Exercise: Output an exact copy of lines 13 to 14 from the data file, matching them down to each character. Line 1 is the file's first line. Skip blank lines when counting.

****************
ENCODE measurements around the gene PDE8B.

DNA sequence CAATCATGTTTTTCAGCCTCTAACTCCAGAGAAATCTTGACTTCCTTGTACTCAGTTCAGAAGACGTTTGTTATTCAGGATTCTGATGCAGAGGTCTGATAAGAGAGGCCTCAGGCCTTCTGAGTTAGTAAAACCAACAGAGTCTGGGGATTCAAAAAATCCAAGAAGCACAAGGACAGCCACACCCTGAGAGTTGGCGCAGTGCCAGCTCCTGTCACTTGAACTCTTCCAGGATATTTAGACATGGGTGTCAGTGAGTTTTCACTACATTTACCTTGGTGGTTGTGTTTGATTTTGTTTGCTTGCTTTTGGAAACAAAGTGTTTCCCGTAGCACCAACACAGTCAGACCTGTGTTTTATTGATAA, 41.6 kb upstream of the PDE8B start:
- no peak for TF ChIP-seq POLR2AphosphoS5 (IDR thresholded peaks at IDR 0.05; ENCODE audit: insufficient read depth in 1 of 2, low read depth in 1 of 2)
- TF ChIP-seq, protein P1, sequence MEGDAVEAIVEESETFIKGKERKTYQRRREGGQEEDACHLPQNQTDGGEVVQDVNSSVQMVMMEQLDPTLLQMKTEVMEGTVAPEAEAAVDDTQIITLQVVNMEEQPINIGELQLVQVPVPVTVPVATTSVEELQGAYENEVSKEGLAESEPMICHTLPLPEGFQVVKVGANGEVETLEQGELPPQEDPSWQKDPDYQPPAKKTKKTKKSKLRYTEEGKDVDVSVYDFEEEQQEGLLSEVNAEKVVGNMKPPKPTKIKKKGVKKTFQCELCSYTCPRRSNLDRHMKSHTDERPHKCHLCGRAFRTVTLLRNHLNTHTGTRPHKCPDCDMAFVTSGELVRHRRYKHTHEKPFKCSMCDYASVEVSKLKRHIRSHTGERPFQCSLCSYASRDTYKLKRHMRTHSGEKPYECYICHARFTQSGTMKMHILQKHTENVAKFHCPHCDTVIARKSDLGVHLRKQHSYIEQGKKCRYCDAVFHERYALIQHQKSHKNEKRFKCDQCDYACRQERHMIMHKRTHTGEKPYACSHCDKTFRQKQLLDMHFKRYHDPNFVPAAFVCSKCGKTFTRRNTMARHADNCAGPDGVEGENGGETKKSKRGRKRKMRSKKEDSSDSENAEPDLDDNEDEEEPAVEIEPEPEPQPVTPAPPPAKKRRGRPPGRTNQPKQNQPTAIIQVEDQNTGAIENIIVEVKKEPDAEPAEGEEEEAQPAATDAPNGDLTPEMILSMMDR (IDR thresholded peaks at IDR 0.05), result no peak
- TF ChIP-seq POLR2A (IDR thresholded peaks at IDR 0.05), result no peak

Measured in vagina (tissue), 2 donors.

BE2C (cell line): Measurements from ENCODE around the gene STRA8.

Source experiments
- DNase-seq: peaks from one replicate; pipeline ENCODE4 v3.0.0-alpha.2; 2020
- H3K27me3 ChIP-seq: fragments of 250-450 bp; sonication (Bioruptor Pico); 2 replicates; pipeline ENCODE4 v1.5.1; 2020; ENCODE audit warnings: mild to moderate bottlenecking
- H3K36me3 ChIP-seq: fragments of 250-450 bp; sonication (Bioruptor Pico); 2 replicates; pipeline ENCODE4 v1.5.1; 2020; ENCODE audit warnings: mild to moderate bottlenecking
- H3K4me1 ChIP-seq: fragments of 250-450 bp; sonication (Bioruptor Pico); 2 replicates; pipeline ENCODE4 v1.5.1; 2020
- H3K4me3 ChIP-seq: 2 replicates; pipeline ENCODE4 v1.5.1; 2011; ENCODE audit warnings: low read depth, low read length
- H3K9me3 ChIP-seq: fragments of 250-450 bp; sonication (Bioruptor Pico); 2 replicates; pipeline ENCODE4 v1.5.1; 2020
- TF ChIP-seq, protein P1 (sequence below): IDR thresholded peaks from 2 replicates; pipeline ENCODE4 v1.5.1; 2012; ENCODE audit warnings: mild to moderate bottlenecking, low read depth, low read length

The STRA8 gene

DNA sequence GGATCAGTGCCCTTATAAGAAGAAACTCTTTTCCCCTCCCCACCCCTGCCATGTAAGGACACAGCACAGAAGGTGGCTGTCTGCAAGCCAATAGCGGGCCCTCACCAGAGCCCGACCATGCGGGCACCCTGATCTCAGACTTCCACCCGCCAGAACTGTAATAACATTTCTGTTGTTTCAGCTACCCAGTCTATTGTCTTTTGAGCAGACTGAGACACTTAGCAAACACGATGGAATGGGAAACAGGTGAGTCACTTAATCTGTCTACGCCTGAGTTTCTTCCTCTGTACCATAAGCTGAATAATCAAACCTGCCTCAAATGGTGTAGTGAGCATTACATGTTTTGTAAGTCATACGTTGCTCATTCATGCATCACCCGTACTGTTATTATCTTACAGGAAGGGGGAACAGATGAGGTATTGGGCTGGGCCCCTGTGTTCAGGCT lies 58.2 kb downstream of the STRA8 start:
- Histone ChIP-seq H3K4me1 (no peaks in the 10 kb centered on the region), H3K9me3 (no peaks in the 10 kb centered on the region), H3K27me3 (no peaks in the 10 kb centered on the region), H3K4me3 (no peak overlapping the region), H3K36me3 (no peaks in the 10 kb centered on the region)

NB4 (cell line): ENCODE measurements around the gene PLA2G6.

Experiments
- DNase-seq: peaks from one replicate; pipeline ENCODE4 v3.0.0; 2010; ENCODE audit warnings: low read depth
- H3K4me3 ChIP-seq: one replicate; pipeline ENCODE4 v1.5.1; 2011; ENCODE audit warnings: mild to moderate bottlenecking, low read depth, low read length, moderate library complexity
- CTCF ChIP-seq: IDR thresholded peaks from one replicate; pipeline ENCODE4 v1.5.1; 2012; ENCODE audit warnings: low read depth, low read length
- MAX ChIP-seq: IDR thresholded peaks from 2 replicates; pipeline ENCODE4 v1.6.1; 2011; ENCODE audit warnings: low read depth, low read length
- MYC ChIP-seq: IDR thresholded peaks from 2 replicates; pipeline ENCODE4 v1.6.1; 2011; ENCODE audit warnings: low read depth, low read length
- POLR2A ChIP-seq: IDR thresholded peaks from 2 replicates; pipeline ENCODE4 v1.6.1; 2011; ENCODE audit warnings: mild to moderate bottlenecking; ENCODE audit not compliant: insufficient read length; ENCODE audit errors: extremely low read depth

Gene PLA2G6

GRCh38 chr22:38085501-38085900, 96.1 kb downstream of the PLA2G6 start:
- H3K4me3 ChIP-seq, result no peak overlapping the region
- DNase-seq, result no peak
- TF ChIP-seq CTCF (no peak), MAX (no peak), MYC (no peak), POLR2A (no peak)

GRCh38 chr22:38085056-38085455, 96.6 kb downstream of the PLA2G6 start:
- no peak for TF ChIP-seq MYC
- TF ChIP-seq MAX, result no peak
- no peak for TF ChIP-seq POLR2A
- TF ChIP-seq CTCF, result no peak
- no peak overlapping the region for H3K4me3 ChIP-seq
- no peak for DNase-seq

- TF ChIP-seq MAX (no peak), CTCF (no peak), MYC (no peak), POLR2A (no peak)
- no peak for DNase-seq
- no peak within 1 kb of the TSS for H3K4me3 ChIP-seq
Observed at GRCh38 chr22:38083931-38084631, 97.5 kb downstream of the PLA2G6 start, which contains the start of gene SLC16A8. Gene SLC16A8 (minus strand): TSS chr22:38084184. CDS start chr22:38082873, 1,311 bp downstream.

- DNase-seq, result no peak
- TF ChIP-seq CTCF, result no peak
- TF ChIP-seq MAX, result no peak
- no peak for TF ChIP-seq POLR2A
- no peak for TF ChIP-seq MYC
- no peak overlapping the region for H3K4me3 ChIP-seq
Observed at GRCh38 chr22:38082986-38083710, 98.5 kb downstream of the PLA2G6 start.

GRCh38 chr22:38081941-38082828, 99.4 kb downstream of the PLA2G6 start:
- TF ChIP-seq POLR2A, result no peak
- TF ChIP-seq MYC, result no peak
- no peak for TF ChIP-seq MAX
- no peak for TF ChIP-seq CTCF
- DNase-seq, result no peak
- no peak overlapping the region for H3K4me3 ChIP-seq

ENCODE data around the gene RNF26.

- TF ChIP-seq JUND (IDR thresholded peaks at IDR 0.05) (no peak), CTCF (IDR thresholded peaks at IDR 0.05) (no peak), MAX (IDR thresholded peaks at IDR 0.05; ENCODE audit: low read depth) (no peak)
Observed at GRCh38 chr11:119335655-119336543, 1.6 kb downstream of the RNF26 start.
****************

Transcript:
- H3K4me3 ChIP-seq: 2 replicates; pipeline ENCODE4 v1.5.1; 2011; ENCODE audit warnings: low read depth, low read length
- H3K9me3 ChIP-seq: fragments of 250-450 bp; sonication (Bioruptor Pico); 2 replicates; pipeline ENCODE4 v1.5.1; 2020